March 2012
Volume 53, Issue 14
Free
ARVO Annual Meeting Abstract  |   March 2012
Free Recall as an Objective Measure of Information Acquisition from Video
Author Affiliations & Notes
  • Russell L. Woods
    Schepens Eye Research Institute, Boston, Massachusetts
  • Peter J. Bex
    Schepens Eye Research Institute, Boston, Massachusetts
  • Daniel R. Saunders
    Schepens Eye Research Institute, Boston, Massachusetts
  • Footnotes
    Commercial Relationships  Russell L. Woods, None; Peter J. Bex, None; Daniel R. Saunders, None
  • Footnotes
    Support  NIH Grant EY19100
Investigative Ophthalmology & Visual Science March 2012, Vol.53, 4831. doi:
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      Russell L. Woods, Peter J. Bex, Daniel R. Saunders; Free Recall as an Objective Measure of Information Acquisition from Video. Invest. Ophthalmol. Vis. Sci. 2012;53(14):4831.

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      © ARVO (1962-2015); The Authors (2016-present)

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Abstract

Purpose: : Information must be acquired from a video to understand its content. Visual acquisition of information from video is affected by degradation both of the video and of the observer’s vision. Currently, there is no widely-accepted method of assessing this information acquisition, which may be related to perceived video quality. We developed a new approach in which free recall responses to a video are used to measure the amount of information that was acquired.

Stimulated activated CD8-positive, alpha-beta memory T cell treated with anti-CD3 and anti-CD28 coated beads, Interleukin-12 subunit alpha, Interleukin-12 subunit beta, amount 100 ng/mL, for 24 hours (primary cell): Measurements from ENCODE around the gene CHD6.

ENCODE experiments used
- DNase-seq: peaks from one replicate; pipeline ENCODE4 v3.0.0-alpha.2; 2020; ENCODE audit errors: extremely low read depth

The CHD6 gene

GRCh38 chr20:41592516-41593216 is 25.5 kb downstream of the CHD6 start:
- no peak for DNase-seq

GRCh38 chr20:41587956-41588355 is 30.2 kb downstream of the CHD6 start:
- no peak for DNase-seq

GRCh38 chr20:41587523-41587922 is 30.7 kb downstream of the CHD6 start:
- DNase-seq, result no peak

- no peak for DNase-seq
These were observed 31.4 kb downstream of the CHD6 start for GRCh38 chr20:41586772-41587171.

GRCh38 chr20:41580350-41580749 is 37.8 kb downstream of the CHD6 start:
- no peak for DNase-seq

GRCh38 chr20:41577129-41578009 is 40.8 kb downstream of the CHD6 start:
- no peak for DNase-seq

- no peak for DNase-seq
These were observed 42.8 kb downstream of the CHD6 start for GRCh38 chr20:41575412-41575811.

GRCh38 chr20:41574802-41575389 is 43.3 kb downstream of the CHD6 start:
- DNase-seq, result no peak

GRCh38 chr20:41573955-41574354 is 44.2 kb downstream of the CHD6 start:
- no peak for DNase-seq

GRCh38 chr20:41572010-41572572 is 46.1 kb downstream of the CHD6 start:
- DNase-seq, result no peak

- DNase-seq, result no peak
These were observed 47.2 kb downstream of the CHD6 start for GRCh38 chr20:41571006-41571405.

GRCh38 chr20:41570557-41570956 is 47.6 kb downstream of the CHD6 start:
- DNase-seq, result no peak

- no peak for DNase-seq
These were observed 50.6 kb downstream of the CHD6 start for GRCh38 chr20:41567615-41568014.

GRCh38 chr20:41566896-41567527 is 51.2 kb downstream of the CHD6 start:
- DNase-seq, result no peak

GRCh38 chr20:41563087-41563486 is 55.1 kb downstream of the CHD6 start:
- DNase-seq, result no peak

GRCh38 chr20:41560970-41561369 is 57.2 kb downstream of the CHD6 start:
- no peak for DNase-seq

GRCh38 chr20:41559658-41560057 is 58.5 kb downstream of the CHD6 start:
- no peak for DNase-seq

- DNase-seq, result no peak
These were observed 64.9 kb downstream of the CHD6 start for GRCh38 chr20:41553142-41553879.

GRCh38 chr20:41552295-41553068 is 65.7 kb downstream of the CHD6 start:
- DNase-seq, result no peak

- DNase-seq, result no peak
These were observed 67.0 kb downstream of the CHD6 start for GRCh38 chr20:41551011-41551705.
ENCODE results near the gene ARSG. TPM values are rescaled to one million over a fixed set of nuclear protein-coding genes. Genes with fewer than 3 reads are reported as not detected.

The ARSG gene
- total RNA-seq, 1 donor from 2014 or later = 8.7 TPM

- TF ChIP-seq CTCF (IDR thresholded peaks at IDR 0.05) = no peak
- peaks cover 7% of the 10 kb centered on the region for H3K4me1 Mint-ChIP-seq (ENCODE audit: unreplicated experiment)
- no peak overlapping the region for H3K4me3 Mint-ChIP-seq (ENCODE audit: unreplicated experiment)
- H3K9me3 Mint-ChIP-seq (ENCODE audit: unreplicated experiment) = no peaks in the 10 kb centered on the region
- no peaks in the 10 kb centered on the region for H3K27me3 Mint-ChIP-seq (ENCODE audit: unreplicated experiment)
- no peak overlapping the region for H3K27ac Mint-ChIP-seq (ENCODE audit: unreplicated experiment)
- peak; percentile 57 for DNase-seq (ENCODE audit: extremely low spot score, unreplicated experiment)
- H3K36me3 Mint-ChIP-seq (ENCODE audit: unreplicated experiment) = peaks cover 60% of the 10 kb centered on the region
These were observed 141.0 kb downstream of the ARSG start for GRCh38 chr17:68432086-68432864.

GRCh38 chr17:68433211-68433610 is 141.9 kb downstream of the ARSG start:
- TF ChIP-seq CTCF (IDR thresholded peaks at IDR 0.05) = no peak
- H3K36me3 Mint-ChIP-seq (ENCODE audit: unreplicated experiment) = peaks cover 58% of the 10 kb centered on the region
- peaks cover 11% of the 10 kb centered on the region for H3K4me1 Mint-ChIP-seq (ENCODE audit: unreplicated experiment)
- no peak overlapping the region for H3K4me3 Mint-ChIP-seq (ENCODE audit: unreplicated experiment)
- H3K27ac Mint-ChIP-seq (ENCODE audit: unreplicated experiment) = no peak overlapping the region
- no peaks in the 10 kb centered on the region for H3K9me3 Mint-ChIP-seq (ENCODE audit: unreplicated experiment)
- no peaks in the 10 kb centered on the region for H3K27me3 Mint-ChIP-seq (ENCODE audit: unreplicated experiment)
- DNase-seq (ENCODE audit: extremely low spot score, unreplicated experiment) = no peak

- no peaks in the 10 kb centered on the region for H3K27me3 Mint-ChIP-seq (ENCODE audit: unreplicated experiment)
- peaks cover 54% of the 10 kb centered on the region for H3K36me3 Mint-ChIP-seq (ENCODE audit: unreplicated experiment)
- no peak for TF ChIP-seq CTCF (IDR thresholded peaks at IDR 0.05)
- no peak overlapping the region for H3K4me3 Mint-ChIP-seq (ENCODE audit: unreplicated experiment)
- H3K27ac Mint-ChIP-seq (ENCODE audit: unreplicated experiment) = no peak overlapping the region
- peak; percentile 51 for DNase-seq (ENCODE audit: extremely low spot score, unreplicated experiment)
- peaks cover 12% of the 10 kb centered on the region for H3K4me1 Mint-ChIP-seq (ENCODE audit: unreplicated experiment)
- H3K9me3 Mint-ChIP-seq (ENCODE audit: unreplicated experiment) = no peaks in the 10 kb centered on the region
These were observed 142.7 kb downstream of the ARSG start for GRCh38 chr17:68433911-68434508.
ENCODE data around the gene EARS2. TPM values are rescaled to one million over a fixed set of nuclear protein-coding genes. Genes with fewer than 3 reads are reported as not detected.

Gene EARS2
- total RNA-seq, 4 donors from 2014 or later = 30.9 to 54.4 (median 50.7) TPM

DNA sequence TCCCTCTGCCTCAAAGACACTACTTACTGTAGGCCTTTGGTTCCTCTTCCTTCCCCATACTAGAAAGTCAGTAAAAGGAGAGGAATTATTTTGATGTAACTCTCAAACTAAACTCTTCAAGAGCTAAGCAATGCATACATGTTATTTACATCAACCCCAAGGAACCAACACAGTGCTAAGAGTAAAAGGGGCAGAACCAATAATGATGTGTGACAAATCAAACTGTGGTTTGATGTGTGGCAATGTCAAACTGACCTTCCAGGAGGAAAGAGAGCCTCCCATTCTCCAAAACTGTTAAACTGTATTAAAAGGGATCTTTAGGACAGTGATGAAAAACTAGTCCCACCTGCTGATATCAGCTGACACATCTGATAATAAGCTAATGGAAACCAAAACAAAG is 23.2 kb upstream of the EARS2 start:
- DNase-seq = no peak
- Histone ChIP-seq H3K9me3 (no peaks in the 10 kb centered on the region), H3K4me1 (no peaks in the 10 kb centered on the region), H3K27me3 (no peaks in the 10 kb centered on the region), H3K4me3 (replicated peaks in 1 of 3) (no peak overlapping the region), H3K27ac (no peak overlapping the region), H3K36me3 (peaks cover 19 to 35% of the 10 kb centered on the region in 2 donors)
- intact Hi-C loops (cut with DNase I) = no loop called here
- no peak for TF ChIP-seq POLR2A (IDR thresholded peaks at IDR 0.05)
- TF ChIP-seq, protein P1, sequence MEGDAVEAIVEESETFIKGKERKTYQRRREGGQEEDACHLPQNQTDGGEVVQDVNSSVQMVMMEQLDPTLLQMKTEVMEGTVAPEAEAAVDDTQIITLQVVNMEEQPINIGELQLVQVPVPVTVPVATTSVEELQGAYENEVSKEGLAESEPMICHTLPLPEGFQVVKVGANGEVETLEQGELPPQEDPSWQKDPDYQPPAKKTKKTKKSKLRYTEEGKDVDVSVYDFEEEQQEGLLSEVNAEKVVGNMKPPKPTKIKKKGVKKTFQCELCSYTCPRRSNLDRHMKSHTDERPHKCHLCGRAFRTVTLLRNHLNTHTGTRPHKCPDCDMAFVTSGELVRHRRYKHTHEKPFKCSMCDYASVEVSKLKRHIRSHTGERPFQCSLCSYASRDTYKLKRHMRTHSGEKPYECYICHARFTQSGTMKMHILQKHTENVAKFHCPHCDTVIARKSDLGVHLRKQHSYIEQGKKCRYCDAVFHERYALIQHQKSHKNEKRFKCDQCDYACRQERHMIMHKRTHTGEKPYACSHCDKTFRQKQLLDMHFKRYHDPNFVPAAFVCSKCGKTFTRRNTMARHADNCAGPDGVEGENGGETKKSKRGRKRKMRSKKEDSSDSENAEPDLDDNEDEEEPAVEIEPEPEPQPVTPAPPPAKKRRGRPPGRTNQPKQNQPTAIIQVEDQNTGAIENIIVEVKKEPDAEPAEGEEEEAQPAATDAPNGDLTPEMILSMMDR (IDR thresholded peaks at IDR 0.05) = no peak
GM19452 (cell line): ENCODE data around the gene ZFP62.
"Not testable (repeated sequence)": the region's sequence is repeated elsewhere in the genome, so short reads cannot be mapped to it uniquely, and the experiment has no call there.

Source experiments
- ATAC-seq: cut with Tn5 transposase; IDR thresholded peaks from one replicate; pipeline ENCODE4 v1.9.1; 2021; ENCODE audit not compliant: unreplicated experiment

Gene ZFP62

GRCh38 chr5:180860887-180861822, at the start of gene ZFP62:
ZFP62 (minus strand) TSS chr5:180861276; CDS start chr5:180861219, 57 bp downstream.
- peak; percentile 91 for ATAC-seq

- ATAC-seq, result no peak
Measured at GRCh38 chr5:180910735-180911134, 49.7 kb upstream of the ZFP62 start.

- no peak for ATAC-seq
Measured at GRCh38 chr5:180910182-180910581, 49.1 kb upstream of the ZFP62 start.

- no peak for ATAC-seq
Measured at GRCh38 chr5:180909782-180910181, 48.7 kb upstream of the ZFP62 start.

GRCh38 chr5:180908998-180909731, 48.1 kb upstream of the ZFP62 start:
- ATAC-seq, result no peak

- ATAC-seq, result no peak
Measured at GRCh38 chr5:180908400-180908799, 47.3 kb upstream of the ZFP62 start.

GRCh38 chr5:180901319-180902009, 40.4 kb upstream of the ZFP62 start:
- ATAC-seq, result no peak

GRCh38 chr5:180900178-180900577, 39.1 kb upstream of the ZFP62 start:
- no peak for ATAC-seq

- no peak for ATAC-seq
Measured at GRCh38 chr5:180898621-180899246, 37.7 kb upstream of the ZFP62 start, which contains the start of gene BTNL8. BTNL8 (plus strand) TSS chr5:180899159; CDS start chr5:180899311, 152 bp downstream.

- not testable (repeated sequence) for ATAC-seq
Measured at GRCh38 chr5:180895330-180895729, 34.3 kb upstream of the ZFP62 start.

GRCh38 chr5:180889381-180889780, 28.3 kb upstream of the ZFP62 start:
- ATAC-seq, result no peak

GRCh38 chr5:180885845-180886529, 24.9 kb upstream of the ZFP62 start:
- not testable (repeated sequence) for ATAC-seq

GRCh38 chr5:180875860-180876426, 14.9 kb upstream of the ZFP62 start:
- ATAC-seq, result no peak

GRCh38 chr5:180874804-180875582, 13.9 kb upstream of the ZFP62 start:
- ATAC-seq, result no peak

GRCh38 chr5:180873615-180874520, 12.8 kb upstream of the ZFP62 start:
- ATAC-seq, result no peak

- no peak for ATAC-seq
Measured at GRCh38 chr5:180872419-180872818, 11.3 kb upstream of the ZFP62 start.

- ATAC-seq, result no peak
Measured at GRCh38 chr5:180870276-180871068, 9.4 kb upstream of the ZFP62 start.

Methods: : After selecting 200 clips of 30s duration from Hollywood movies and nature documentaries, we prompted (1) normally-sighted viewers in the lab to verbally report; and (2) Amazon.com Mechanical Turk workers to write what they could recall immediately after watching each video clip. We collected responses from up to 32 different viewers per clip, which became the normally-sighted baseline. Information acquisition of a new viewer can then be estimated by comparing their response with the baseline responses to the same clip. Several methods for performing this comparison were evaluated, including latent semantic analysis and related models and a simple metric based on the number of words shared between the new response and the baseline responses. These metrics were evaluated by how well they could match responses to the video clips they described.

Results: : The shared-word similarity metric had the best performance, with 95% accuracy at matching a response to its video clip, and so was chosen as the primary means of scoring responses. Participants had a wide range of ages and education levels, making the measure applicable to many different populations. They produced a substantial body of text for each clip, median length 33 words after removing common words. There were no significant effects of age, gender or education level once the shared-word metric was adjusted for the number of words in the response.

Conclusions: : We present a novel, objective measure of information acquisition from video and validate its results. The method could be used to evaluate both the impact of low vision on viewing video and the effects of video enhancement techniques for people with low vision.

Keywords: clinical research methodology • clinical (human) or epidemiologic studies: systems/equipment/techniques • space and scene perception 
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